Contributed by Travis Souther
From 1952 to 1961, the little floating restaurant situated at the foot of Princess Street was not well known outside of Wilmington. The 1961 arrival of the battleship changed all that.
The story of the Fergus Ark begins with its construction in the 1920s. Originally commissioned as the General Frederick C. Hodgkin, the 150-foot long vessel was built of steel-reinforced concrete and had 10,000 feet of deck space. The boat was supposedly first used as a banana boat, then a floating casino, and a floating barracks for United States Coast Guardsmen during World War II. From 1946 to 1951, it served as office space for the United States Maritime Commission. Eldridge Fergus acquired the Ark in 1951 and turned it into a floating seafood restaurant. The menu from the Ark seen here is housed in the North Carolina Room's collection.
1961 heralded the arrival of the USS North Carolina to the Port City. As the "The Showboat" was being moved into its permanent berth, the battleship had to swing wide in order to turn into its berth, in the process striking the Ark and severely damaging it in front of a crowd of onlookers. The damage forced the restaurant’s temporary closure. The incident caused quite the controversy as river pilots claimed that they had instructed Fergus to move the restaurant prior to the battleship’s arrival. The restaurant was able to reopen, however Fergus sued the state of North Carolina for $25,000 in damages. The lawsuit was settled out of court in 1965. That same year, the Ark closed so that a Coast Guard facility could be built in its place. The 1965 image seen here shows the Ark being moved away from its Princess Street mooring for the last time.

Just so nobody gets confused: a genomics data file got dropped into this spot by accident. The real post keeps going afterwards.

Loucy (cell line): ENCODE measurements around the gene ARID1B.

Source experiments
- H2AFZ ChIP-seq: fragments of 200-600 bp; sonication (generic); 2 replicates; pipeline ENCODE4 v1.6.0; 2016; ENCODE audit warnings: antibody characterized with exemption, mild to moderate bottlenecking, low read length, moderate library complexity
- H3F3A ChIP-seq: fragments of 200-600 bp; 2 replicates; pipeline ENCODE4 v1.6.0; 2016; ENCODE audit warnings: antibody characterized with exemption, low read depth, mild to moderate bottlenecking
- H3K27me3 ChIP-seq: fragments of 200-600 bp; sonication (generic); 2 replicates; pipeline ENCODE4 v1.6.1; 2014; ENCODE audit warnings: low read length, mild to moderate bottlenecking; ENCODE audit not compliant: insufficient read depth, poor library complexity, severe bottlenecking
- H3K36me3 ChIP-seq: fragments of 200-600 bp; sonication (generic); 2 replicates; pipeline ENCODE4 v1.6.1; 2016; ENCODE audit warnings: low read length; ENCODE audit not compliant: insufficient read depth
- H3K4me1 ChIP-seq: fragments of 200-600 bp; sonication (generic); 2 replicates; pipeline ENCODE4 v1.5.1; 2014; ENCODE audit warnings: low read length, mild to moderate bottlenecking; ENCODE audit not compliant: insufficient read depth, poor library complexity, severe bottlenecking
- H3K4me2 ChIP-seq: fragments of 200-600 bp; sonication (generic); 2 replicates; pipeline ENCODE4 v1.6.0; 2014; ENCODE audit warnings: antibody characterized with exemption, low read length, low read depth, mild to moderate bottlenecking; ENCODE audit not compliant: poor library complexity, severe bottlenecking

The Ark was eventually purchased by a series of Florida businessmen. Lee R. Bass bought the Ark for use as a seafood restaurant on the Tampa waterfront. A.P. Quails bought the boat moved it to Fort Walton Beach in 1974. James M. Tucker bought the boat in 1978. Renaming it simply “The Boat,” Tucker used the vessel for floating office space. Recent three dimensional photography by Google Maps shows the Fergus Ark still moored in Fort Walton Beach.